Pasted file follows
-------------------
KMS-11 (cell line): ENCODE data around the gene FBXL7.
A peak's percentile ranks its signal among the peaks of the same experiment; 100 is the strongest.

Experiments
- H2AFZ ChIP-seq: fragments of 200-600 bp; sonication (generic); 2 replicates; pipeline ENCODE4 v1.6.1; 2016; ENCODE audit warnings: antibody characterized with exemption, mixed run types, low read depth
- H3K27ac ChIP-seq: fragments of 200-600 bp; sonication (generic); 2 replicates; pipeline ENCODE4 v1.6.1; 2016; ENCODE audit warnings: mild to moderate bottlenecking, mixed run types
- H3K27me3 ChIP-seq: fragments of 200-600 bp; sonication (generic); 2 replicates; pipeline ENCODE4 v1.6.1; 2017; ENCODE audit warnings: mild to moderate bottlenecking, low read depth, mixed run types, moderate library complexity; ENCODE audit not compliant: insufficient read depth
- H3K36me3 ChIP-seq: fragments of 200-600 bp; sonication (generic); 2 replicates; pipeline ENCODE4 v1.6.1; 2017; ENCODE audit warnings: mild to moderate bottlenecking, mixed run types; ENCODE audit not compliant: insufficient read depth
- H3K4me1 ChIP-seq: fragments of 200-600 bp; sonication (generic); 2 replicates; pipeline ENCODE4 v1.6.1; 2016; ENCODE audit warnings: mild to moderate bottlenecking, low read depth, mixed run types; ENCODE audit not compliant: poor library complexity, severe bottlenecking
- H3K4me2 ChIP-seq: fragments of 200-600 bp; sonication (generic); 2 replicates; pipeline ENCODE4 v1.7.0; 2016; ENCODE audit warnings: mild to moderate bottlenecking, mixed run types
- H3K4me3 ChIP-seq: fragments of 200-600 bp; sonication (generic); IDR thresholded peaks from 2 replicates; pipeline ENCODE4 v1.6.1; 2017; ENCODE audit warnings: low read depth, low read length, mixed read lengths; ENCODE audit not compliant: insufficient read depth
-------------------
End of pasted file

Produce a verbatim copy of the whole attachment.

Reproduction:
KMS-11 (cell line): ENCODE data around the gene FBXL7.
A peak's percentile ranks its signal among the peaks of the same experiment; 100 is the strongest.

Experiments
- H2AFZ ChIP-seq: fragments of 200-600 bp; sonication (generic); 2 replicates; pipeline ENCODE4 v1.6.1; 2016; ENCODE audit warnings: antibody characterized with exemption, mixed run types, low read depth
- H3K27ac ChIP-seq: fragments of 200-600 bp; sonication (generic); 2 replicates; pipeline ENCODE4 v1.6.1; 2016; ENCODE audit warnings: mild to moderate bottlenecking, mixed run types
- H3K27me3 ChIP-seq: fragments of 200-600 bp; sonication (generic); 2 replicates; pipeline ENCODE4 v1.6.1; 2017; ENCODE audit warnings: mild to moderate bottlenecking, low read depth, mixed run types, moderate library complexity; ENCODE audit not compliant: insufficient read depth
- H3K36me3 ChIP-seq: fragments of 200-600 bp; sonication (generic); 2 replicates; pipeline ENCODE4 v1.6.1; 2017; ENCODE audit warnings: mild to moderate bottlenecking, mixed run types; ENCODE audit not compliant: insufficient read depth
- H3K4me1 ChIP-seq: fragments of 200-600 bp; sonication (generic); 2 replicates; pipeline ENCODE4 v1.6.1; 2016; ENCODE audit warnings: mild to moderate bottlenecking, low read depth, mixed run types; ENCODE audit not compliant: poor library complexity, severe bottlenecking
- H3K4me2 ChIP-seq: fragments of 200-600 bp; sonication (generic); 2 replicates; pipeline ENCODE4 v1.7.0; 2016; ENCODE audit warnings: mild to moderate bottlenecking, mixed run types
- H3K4me3 ChIP-seq: fragments of 200-600 bp; sonication (generic); IDR thresholded peaks from 2 replicates; pipeline ENCODE4 v1.6.1; 2017; ENCODE audit warnings: low read depth, low read length, mixed read lengths; ENCODE audit not compliant: insufficient read depth